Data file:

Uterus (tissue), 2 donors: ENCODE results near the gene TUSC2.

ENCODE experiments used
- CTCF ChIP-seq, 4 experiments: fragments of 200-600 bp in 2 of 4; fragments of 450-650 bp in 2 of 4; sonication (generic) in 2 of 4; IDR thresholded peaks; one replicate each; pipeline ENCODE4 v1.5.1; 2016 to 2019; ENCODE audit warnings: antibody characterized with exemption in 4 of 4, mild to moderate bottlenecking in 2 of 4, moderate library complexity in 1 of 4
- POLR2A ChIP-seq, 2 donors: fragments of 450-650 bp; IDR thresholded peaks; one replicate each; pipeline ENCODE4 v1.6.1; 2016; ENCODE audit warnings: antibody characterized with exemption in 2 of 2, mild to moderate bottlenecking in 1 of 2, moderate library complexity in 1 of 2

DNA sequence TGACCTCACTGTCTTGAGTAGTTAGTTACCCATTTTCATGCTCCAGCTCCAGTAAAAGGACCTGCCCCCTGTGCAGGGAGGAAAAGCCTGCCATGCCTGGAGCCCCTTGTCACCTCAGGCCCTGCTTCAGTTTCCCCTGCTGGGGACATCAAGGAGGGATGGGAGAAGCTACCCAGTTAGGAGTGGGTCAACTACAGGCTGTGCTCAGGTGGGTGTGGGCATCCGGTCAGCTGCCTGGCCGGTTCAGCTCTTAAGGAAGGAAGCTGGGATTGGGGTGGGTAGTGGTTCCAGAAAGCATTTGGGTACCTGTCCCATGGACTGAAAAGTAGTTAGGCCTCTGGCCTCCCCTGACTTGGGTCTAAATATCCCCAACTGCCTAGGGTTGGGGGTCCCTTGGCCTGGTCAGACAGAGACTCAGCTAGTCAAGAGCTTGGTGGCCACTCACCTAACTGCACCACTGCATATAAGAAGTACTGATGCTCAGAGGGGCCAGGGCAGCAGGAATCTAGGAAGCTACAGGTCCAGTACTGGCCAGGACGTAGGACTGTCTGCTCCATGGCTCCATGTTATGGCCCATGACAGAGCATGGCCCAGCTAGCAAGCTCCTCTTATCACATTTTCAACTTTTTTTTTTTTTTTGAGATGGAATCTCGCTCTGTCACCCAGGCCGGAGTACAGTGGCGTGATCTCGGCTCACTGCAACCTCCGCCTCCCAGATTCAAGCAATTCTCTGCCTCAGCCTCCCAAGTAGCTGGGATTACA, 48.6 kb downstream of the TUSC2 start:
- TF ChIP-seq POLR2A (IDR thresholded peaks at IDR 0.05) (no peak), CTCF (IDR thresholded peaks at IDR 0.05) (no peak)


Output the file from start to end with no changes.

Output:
Uterus (tissue), 2 donors: ENCODE results near the gene TUSC2.

ENCODE experiments used
- CTCF ChIP-seq, 4 experiments: fragments of 200-600 bp in 2 of 4; fragments of 450-650 bp in 2 of 4; sonication (generic) in 2 of 4; IDR thresholded peaks; one replicate each; pipeline ENCODE4 v1.5.1; 2016 to 2019; ENCODE audit warnings: antibody characterized with exemption in 4 of 4, mild to moderate bottlenecking in 2 of 4, moderate library complexity in 1 of 4
- POLR2A ChIP-seq, 2 donors: fragments of 450-650 bp; IDR thresholded peaks; one replicate each; pipeline ENCODE4 v1.6.1; 2016; ENCODE audit warnings: antibody characterized with exemption in 2 of 2, mild to moderate bottlenecking in 1 of 2, moderate library complexity in 1 of 2

DNA sequence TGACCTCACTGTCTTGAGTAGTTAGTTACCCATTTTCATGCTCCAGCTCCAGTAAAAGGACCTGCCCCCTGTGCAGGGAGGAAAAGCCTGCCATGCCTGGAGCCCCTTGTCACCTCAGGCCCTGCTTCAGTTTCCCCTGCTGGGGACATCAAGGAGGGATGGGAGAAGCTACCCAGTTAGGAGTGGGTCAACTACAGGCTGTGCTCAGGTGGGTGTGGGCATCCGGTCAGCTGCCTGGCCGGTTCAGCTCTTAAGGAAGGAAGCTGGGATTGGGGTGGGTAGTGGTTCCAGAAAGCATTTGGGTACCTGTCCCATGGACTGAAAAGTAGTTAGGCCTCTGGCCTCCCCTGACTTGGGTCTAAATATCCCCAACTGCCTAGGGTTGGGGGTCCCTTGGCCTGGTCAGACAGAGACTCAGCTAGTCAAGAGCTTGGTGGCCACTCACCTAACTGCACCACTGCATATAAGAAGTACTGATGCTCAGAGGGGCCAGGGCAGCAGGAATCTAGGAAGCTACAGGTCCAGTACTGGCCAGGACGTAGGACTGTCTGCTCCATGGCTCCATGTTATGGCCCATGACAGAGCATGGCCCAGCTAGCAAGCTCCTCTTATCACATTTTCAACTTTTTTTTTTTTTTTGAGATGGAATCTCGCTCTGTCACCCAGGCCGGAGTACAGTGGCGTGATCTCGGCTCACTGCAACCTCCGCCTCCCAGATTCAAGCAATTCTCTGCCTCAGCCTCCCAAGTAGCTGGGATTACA, 48.6 kb downstream of the TUSC2 start:
- TF ChIP-seq POLR2A (IDR thresholded peaks at IDR 0.05) (no peak), CTCF (IDR thresholded peaks at IDR 0.05) (no peak)